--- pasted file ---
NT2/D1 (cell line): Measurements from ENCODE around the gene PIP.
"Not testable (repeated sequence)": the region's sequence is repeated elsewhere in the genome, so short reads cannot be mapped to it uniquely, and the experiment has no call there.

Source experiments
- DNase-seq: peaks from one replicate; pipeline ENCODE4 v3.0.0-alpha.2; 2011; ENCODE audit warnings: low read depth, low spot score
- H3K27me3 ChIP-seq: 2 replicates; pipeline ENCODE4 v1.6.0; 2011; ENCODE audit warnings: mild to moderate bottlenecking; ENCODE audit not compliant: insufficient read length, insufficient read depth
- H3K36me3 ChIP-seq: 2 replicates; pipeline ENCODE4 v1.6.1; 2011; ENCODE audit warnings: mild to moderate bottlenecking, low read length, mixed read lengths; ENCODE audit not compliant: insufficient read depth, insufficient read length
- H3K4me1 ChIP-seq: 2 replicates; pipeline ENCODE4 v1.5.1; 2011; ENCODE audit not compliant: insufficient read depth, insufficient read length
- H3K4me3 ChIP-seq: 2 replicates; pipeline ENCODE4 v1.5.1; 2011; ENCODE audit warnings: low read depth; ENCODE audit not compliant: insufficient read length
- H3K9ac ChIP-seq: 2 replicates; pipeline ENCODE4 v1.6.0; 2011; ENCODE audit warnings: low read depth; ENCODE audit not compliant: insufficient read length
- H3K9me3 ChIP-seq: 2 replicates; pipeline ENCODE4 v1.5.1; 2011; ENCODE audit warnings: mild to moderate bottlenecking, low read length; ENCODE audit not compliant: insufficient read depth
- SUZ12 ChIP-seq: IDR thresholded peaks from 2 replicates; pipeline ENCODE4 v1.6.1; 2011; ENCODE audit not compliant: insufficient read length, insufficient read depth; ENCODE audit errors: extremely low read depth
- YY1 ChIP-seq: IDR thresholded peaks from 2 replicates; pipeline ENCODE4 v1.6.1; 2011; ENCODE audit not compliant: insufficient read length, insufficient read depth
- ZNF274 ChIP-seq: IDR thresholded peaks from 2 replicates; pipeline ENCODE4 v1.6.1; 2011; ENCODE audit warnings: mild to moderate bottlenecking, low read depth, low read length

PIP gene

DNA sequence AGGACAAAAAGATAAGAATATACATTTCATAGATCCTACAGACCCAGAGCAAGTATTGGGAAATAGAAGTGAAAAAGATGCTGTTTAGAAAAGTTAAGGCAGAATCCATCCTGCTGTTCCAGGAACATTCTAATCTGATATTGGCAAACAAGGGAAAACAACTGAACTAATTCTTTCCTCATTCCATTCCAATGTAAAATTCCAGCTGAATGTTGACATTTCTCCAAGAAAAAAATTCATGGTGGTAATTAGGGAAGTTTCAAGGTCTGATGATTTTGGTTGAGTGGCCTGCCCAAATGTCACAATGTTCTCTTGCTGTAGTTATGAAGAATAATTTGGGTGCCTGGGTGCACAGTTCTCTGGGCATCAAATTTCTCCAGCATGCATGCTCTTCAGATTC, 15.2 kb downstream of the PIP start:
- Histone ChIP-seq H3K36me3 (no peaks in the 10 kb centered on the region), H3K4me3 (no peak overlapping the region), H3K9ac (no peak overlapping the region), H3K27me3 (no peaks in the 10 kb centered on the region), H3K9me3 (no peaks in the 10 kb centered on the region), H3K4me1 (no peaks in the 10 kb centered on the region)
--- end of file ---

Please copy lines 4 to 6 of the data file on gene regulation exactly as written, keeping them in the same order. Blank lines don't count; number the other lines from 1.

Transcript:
- DNase-seq: peaks from one replicate; pipeline ENCODE4 v3.0.0-alpha.2; 2011; ENCODE audit warnings: low read depth, low spot score
- H3K27me3 ChIP-seq: 2 replicates; pipeline ENCODE4 v1.6.0; 2011; ENCODE audit warnings: mild to moderate bottlenecking; ENCODE audit not compliant: insufficient read length, insufficient read depth
- H3K36me3 ChIP-seq: 2 replicates; pipeline ENCODE4 v1.6.1; 2011; ENCODE audit warnings: mild to moderate bottlenecking, low read length, mixed read lengths; ENCODE audit not compliant: insufficient read depth, insufficient read length